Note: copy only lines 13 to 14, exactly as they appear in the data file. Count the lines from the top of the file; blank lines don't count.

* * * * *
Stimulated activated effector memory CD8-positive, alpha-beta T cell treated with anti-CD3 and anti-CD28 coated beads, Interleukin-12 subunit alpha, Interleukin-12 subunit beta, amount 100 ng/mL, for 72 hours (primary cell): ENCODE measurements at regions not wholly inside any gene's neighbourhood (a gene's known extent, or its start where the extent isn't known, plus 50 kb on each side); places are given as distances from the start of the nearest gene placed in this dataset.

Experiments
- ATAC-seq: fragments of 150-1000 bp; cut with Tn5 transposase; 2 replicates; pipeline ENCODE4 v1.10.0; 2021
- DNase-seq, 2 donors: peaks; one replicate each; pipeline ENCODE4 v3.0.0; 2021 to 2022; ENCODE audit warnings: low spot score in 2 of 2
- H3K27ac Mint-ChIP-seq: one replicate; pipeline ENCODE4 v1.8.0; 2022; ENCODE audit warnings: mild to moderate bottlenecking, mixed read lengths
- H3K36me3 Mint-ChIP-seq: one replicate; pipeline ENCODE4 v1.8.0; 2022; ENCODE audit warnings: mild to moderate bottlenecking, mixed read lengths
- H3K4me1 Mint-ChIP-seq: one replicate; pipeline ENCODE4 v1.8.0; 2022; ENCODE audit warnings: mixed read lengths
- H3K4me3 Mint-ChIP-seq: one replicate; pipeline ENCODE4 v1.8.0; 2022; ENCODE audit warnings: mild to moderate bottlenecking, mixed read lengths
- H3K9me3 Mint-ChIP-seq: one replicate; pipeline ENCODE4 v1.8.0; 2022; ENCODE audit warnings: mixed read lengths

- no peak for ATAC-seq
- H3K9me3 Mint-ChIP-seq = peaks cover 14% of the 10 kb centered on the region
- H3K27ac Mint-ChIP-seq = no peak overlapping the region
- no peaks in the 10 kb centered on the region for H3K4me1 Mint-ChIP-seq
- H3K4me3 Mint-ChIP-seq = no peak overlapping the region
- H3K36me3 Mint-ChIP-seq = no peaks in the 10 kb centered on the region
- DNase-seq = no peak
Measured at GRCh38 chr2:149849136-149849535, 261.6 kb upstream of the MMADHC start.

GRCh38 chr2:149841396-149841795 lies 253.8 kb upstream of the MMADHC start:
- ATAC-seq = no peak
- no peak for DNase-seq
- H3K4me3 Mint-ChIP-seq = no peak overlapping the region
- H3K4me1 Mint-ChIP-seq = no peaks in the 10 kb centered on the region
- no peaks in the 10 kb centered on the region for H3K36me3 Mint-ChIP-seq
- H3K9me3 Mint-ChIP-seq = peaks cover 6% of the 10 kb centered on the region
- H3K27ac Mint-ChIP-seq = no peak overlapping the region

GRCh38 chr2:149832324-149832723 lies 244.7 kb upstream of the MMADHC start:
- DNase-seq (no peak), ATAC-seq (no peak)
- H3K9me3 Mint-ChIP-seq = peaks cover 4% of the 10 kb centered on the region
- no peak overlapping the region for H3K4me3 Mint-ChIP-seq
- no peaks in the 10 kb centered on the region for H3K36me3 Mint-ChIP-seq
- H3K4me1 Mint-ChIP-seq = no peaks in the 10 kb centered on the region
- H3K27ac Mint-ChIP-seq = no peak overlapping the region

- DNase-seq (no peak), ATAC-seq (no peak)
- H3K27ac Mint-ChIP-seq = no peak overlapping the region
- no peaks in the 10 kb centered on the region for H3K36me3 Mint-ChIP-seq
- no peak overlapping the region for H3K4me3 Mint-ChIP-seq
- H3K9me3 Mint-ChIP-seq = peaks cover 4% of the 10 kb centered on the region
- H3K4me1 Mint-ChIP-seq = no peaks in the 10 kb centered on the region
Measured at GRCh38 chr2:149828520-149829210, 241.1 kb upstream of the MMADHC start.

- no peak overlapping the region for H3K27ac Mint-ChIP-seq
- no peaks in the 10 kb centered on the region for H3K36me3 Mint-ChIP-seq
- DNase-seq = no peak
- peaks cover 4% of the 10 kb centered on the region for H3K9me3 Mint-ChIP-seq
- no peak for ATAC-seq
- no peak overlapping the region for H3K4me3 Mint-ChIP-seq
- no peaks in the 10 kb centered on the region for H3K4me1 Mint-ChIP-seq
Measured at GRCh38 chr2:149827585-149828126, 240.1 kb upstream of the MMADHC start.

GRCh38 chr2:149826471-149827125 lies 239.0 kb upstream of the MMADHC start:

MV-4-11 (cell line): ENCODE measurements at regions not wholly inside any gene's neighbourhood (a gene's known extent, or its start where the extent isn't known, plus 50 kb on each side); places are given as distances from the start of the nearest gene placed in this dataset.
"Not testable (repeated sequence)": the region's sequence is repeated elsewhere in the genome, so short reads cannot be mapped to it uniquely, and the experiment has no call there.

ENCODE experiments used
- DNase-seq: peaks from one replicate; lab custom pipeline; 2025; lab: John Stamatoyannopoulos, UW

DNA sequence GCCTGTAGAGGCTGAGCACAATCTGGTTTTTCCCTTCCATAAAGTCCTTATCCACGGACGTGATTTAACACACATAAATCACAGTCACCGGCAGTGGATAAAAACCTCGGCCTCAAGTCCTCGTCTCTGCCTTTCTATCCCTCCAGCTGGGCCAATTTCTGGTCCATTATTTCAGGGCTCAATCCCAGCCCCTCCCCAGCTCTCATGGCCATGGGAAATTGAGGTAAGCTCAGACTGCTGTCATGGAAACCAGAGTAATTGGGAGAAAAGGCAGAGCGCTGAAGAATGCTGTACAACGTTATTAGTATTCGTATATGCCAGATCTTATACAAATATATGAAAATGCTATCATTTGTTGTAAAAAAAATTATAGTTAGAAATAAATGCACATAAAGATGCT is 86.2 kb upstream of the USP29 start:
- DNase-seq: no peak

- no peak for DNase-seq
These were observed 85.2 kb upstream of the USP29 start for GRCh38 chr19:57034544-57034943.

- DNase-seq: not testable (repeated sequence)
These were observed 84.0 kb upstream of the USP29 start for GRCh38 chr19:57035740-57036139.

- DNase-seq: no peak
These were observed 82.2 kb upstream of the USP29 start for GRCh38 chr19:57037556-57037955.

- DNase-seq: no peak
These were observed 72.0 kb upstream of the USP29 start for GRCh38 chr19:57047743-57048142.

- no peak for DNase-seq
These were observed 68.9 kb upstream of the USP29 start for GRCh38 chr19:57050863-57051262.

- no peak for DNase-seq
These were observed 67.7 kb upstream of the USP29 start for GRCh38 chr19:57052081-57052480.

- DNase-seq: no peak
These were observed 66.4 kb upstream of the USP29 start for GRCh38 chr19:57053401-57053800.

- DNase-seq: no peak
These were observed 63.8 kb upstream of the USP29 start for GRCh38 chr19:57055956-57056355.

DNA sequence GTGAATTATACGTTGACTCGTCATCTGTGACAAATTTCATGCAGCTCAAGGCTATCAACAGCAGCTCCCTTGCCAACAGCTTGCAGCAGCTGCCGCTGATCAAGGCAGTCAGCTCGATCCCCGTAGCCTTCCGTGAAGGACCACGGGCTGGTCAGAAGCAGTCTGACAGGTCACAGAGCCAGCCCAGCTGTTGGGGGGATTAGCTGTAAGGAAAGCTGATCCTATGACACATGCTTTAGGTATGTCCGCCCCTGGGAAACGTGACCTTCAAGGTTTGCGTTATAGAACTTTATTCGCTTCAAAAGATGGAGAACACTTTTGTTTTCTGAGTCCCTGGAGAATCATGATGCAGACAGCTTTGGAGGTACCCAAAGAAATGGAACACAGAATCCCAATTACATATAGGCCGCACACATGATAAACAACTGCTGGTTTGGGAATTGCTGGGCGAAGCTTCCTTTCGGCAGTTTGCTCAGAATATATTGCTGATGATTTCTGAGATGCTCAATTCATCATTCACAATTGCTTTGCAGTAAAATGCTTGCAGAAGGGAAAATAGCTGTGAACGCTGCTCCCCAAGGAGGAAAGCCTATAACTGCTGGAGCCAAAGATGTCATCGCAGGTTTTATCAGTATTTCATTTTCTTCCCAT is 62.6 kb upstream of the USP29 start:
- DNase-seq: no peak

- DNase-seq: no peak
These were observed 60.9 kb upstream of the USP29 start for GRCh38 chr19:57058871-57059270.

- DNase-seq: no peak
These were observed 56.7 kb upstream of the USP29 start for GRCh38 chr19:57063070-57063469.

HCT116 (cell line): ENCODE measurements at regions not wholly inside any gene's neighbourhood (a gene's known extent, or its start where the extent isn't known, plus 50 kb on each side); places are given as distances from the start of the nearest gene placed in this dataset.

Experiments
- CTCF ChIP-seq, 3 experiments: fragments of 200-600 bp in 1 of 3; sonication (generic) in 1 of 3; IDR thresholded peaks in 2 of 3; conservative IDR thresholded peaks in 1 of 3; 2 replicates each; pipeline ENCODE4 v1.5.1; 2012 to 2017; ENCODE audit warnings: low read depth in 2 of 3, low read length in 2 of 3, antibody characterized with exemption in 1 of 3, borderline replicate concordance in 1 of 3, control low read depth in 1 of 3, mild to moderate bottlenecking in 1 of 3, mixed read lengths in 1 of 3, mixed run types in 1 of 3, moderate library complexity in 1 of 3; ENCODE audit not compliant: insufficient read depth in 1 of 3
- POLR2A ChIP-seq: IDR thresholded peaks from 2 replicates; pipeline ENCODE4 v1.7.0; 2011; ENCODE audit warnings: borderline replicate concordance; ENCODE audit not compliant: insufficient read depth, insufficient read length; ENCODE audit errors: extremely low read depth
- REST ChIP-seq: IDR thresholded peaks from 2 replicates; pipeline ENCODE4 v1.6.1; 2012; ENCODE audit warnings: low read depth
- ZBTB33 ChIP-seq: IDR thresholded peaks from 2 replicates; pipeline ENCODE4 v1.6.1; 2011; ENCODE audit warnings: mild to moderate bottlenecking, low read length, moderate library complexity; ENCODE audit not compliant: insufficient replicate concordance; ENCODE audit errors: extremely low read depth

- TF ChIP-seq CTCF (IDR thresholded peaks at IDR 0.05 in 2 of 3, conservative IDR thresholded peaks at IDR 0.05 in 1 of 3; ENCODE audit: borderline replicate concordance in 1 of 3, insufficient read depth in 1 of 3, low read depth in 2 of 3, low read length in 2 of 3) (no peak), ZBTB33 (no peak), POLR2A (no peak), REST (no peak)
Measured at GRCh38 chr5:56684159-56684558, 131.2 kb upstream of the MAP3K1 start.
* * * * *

- no peaks in the 10 kb centered on the region for H3K4me1 Mint-ChIP-seq
- H3K4me3 Mint-ChIP-seq = no peak overlapping the region